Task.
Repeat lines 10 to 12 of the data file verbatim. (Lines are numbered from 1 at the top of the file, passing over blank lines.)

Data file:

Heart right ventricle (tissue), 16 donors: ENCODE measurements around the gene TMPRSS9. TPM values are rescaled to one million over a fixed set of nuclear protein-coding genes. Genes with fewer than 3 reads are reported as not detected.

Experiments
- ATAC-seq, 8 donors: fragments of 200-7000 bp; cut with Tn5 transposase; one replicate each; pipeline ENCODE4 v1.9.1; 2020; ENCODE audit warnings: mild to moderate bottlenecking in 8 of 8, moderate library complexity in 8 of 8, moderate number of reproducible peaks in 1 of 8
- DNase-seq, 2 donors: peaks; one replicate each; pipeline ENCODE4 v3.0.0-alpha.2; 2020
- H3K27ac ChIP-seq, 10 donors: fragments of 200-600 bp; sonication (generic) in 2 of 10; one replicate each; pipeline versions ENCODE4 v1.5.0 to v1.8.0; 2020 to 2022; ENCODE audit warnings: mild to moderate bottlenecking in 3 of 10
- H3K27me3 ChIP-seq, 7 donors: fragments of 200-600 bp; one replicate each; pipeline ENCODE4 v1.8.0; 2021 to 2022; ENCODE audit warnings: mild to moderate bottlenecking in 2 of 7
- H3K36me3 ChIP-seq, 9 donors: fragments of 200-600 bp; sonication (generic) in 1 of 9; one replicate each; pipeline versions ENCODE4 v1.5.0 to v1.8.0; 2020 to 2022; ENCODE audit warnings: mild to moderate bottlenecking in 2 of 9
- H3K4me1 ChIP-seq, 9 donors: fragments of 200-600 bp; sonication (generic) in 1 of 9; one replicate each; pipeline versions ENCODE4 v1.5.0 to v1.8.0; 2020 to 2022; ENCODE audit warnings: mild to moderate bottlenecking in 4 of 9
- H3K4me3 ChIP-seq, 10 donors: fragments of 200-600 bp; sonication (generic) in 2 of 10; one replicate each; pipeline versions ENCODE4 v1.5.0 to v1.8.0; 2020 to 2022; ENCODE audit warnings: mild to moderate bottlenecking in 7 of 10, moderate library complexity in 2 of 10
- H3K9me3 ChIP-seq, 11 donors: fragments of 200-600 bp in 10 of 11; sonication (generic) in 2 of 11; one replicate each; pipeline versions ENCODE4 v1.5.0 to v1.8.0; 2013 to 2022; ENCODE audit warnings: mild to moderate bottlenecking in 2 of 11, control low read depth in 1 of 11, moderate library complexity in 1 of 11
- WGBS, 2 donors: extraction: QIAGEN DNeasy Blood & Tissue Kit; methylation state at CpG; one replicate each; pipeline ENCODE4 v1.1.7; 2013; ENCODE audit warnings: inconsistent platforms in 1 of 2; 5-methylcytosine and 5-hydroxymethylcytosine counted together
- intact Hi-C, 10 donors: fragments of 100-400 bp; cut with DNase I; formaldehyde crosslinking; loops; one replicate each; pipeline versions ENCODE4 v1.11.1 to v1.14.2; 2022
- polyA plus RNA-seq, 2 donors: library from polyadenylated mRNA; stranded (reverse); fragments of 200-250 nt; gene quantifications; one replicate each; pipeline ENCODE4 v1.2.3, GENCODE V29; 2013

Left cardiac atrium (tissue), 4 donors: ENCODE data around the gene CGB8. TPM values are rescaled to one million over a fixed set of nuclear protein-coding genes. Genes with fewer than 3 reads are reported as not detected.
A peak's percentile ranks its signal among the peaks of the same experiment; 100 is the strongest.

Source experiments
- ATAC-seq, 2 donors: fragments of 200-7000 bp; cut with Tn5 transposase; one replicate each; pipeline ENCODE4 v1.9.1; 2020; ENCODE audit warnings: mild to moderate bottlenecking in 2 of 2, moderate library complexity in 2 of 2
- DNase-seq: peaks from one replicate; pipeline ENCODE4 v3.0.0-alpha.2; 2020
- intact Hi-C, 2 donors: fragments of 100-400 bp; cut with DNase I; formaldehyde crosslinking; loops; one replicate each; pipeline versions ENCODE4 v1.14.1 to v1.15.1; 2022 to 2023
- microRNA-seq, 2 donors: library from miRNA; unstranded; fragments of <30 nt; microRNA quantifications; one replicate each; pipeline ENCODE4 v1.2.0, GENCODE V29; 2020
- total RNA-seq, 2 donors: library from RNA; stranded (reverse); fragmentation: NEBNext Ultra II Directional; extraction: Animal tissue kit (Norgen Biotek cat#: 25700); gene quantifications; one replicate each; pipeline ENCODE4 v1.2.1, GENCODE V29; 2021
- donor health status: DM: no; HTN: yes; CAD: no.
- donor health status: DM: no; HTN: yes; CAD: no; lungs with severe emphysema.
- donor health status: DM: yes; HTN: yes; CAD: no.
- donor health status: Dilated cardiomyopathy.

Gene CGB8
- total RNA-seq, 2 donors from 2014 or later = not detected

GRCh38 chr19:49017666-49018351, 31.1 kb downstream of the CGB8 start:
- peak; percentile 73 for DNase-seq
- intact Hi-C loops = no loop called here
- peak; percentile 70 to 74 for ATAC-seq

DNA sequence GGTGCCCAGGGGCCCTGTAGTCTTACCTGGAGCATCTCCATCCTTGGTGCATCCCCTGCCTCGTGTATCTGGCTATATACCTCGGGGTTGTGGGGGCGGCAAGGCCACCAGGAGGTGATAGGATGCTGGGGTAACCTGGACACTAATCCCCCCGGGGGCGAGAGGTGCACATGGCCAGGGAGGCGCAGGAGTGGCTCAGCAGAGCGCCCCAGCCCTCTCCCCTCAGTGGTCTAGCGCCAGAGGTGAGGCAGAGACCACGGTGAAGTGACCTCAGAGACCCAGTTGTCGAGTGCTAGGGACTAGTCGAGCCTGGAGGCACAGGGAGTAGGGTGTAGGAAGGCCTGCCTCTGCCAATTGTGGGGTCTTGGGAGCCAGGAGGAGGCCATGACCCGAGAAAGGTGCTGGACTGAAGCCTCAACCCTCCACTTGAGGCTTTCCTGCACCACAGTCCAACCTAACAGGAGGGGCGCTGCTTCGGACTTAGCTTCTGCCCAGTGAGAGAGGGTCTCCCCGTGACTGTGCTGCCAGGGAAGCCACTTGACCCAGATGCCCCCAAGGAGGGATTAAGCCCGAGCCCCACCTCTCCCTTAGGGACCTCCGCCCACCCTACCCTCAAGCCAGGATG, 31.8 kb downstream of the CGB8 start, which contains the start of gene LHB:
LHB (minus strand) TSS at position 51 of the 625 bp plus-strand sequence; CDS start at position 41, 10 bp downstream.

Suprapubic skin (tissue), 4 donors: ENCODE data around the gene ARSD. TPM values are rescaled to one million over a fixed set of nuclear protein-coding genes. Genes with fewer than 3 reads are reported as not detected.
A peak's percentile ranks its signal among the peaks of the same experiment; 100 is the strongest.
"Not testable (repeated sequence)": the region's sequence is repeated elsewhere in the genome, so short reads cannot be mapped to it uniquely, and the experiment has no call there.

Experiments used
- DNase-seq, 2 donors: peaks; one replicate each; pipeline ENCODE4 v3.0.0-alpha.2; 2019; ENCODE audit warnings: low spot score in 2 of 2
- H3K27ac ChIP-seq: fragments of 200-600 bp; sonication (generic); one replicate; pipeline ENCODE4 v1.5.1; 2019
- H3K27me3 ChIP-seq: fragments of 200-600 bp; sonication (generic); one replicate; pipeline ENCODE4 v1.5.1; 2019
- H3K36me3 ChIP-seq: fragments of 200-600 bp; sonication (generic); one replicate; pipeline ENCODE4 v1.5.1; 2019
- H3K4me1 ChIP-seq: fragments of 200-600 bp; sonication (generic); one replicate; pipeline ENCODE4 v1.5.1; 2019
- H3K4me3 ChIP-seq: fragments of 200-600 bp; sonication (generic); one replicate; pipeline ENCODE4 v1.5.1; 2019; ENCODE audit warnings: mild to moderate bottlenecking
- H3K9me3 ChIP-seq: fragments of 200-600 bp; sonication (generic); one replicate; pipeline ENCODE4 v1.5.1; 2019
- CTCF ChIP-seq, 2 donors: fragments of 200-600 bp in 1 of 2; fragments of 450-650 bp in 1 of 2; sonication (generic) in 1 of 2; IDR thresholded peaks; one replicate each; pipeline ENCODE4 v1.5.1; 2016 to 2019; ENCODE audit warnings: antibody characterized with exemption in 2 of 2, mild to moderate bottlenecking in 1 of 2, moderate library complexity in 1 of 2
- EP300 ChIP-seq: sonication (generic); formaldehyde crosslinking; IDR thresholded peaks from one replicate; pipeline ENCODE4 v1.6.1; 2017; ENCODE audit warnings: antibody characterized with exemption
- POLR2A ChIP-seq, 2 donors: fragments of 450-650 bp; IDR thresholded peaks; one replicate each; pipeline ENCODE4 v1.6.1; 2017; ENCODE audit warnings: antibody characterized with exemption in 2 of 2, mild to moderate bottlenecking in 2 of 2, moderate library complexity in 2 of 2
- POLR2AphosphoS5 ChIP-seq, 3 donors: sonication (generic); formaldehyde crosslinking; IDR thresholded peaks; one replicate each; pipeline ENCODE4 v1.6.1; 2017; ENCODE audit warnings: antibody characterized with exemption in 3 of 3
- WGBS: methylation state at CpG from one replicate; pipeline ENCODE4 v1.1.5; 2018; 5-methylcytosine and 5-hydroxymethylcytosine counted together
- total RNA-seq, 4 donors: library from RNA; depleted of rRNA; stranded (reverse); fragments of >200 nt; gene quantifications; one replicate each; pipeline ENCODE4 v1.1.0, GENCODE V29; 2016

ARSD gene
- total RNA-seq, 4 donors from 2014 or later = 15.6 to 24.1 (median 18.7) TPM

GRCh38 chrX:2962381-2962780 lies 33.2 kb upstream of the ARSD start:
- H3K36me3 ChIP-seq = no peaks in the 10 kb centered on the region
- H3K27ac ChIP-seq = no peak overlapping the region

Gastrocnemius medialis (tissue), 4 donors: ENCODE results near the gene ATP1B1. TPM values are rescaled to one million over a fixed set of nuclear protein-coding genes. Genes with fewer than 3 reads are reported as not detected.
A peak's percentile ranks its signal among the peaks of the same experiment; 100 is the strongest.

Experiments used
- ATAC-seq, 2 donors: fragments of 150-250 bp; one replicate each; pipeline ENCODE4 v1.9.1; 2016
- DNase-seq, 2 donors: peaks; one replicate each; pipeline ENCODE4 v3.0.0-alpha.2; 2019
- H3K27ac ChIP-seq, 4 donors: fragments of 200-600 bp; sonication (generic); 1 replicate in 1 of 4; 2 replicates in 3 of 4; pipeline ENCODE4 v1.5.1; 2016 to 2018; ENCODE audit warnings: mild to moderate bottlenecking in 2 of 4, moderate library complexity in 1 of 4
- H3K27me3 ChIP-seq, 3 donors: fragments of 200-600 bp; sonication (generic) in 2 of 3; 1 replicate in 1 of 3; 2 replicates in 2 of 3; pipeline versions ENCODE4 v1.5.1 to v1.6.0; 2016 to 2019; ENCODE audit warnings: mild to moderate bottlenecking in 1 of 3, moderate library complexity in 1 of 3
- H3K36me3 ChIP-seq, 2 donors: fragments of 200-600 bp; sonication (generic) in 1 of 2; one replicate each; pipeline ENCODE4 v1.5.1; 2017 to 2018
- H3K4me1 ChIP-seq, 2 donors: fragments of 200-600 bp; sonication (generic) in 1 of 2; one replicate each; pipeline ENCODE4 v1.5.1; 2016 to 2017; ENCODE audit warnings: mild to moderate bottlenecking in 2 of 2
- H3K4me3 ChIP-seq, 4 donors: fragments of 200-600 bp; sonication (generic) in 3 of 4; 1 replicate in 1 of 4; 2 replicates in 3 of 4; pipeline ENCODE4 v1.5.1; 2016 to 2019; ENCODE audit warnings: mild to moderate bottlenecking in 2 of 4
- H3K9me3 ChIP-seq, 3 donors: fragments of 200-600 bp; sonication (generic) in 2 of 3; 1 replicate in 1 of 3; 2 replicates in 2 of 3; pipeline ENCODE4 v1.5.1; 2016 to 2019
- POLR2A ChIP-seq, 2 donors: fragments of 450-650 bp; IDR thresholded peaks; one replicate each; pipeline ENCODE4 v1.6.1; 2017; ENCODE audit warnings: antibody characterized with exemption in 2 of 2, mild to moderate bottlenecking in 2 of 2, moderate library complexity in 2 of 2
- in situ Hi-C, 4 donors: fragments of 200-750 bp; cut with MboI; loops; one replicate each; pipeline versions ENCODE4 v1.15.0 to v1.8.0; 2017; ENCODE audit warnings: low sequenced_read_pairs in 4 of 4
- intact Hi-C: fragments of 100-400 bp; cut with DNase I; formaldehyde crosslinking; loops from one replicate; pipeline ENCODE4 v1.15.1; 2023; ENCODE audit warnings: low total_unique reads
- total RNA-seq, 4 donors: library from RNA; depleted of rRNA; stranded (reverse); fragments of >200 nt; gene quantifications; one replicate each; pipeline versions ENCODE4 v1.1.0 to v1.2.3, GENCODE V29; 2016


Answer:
- H3K9me3 ChIP-seq, 11 donors: fragments of 200-600 bp in 10 of 11; sonication (generic) in 2 of 11; one replicate each; pipeline versions ENCODE4 v1.5.0 to v1.8.0; 2013 to 2022; ENCODE audit warnings: mild to moderate bottlenecking in 2 of 11, control low read depth in 1 of 11, moderate library complexity in 1 of 11
- WGBS, 2 donors: extraction: QIAGEN DNeasy Blood & Tissue Kit; methylation state at CpG; one replicate each; pipeline ENCODE4 v1.1.7; 2013; ENCODE audit warnings: inconsistent platforms in 1 of 2; 5-methylcytosine and 5-hydroxymethylcytosine counted together
- intact Hi-C, 10 donors: fragments of 100-400 bp; cut with DNase I; formaldehyde crosslinking; loops; one replicate each; pipeline versions ENCODE4 v1.11.1 to v1.14.2; 2022